Minimum Average Partial Correlation for Number of PCs minap varlist [if exp] [in range]
minap, corr(corr matrix)
Velicer(1976) proposed that, when conducting principal components analysis as a version of factor analysis, the number of components one should extract is that at which the average partial correlation of the variables, after partialling out m principal components, would be a minimum. minap calculates this minimum average partial correlation. It can take as input either a variable list or a correlation matrix.
corr(corr matrix) will estimate number of components from provided correlation matrix. The correlation matrix must already exist. One and only one of varlist or correlation matrix must be provided.
Many criteria for estimating the number of components in principal components analysis, or of factors in factor analysis, have been proposed (Gorsuch, 1983). One relatively little used of these criteria is the minimum average partial correlation proposed by Velicer (1976). The minap criteria is useful when principal components is being used as an approximation to factor analysis, as with the Stata pcf option to the factor command. Gorsuch also points out that,while minap was developed for pricipal components analysis, it may also be usefu for common factor analysis.
This criterion has performed well in simulation studies with data with a relatively clear factor structure (Zwick & Velicer, 1986). Gorsuch (1976), however, warns that minimum average partial correlation may not perform well and may suggest underextraction when there are components or factors with only a few loadings. Similarly, in many applications of principal components analysis, one may be interested in components on which only one or two variables load. minap would be inappropriate in those cases.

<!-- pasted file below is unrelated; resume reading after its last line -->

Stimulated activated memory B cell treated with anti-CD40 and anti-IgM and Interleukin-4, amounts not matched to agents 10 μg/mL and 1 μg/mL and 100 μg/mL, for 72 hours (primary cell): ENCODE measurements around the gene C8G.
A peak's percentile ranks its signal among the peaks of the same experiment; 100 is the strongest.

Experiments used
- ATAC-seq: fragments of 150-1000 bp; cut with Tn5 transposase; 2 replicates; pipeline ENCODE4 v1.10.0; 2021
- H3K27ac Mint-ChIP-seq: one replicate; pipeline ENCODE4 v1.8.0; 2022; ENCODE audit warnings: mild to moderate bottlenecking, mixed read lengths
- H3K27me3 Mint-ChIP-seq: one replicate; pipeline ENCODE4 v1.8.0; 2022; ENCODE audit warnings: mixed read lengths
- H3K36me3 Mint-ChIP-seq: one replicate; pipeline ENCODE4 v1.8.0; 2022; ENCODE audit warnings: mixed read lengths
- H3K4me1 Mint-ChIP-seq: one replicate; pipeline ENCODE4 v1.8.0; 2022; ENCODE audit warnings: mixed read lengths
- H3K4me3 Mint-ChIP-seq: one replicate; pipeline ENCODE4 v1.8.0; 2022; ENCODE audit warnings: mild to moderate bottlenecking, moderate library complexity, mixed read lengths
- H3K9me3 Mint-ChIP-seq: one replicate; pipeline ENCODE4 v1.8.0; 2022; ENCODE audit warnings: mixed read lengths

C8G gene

For comparison purposes, the number of eigenvalues greter than one, claimed by Kaiser (1960) to be a good estimator of the number of components to extract, is also provided. In most cases, this rule will recommend the extraction of more components than will minap and Zwick and Velicer (1986) claim that it leads to overextraction.
It should be noted that no criterion can be counted on by itself to determine the number of components or factors to extract with real data. Considerations of interpretability are also important. In general, determining the precise number of components to retain matters more when the component (or factor) solution will be rotated.
minap returns the minimum average partial correlation and the Kaiser (eigenvalue > 1) recommended number of components, as well as the eigenvector, eigenvalue, and correlation matrices. The eigenvalue matrix is scaled so the sqares of the collumn entries sum to the eigenvalues.
minap , corr(Harmon)
Gorsuch, R.L. (1983). Factor analysis (second edition). Hillsdale, NJ: Lawrence Erlbaum Associates.
Kaiser, h.F. (1960). The application of electronic computers to factor analysis. Educational and Psychological Measurement, 20, 141-151.
Velicer, W.F. (1976). Determining the number of components from the matrix of partial correlations. Psychometrka, 41, 321-327.
Stephen Soldz Boston Graduate School of Psychoanalysis 1581 Beacon St. Brookline, MA 02446 Tel: (617) 277-3915 x27 email@example.com